18. 18. Take a moment to reflect on the culture of your classroom.<br />Draw a picture that captures the essence of you classroom.<br />What do you like?<br />Reflect<br />What would you like to change?<br />Share with a friend.<br />
  19. 19. Pre- Kindergarten<br />Although children are primarily learning their letters in Spanish, as mastery is achieved, it is beneficial to expose them to letters/sounds in English. This would best be done during separate Spanish and English instruction times. Songs and stories are great vehicles for instruction.<br />Much of the instruction at the beginning of the year will be in Spanish, but as the children master routines, it would be beneficial to begin providing instructions in English.<br />Rhyming can taught in both (easier in English).<br />
  20. 20. Math<br />After children learn their colors/shapes/numbers etc. in Spanish, they love to learn them in English<br />Science/Social Studies<br />Once children learn the concepts in Spanish, it is enjoyable for them to begin to learn the English vocabulary associated with new concepts. <br />
  21. 21. Bilingual Program<br />Kindergarten- Language Arts and Reading<br />
  22. 22. Spanish/English times must be separate. However, if during English instruction time a child becomes confused, it is appropriate to explain in Spanish.<br />While Spanish is being mastered, letters and sight words are being introduced and learned in Spanish. Read-alouds in both languages everyday. <br />** Imagine Learning<br />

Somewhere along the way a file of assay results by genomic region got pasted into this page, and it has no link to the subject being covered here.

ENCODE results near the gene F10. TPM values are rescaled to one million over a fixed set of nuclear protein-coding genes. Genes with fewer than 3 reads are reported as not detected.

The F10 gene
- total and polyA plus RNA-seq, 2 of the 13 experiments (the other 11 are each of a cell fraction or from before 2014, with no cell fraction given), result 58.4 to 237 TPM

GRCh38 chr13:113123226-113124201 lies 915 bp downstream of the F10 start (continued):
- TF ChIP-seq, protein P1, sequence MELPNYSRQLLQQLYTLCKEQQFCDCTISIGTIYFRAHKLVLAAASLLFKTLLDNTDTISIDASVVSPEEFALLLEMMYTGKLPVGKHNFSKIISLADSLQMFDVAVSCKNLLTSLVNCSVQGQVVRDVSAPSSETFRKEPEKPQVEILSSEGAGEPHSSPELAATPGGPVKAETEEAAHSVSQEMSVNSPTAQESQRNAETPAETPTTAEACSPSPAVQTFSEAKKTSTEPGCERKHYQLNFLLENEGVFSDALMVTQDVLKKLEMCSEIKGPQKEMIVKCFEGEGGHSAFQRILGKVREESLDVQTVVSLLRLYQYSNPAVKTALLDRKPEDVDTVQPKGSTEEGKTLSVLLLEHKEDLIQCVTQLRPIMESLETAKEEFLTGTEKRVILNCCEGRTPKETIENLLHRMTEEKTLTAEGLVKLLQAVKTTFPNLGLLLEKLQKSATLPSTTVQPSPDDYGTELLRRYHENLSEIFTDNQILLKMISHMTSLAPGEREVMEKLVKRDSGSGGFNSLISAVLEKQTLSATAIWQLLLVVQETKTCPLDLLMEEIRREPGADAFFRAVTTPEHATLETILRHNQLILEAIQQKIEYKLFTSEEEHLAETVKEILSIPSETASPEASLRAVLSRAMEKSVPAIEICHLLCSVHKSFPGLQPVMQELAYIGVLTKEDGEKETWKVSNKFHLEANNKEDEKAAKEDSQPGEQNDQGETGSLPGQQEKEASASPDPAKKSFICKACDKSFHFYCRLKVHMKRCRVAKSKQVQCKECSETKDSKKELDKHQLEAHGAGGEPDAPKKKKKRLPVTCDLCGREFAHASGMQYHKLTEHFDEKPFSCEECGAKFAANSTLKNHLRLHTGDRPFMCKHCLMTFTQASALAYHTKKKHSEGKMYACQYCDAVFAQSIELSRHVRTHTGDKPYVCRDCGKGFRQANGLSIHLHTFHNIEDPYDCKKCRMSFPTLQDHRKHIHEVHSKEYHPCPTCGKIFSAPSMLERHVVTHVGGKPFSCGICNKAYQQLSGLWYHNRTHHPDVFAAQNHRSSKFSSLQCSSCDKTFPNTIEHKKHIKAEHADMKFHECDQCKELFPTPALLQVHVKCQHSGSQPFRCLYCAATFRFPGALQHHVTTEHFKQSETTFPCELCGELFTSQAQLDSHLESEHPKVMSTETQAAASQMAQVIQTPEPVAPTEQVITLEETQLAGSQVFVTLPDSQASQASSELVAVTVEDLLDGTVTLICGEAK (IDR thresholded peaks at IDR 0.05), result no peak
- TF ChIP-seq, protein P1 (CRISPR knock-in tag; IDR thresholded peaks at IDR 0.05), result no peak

23. 23. Kindergarten<br />Kindergarten Math/Science/Social Studies<br /> Introduce Concepts in Spanish. Books in English/Spanish. Reinforce in English. Clarify in Spanish whenever necessary.<br />Use English to give simple instructions whenever possible. In the hallways, classroom instructions, cafeteria, etc. <br />
  24. 24. First grade<br />First Grade Language Arts and Reading<br />
  25. 25. First Grade Math/Science/Social Studies<br />Introduce Concepts in Spanish. Build and reinforce vocabulary in English. Give students plenty of time to manipulate concepts and practice new vocabulary.<br />Model vocabulary and use it repeatedly. Applaud effort when student uses Academic Language. Clarify in Spanish whenever necessary.<br />
  26. 26. Second Grade<br />Second Grade Language Arts and Reading<br />
  27. 27. During Second grade students are functioning primarily in English. However, Spanish should be used to introduce complex concepts and whenever clarification is needed. Spanish readers should be provided in the classroom and students should have opportunity to take Spanish reading materials home. <br />
  28. 28. What not to do…<br />***Ineffective programs use concurrent translation, in which a message is conveyed to students in one language and then translated in the other.<br />Why shouldn’t we do this?<br />
  29. 29. Why is direct translation ineffective?<br />Because it results in there being no need to negotiate meaning!<br />The child does not have to listen to the message in the second language since he knows it will be repeated!! (Legarreta, 1979)<br />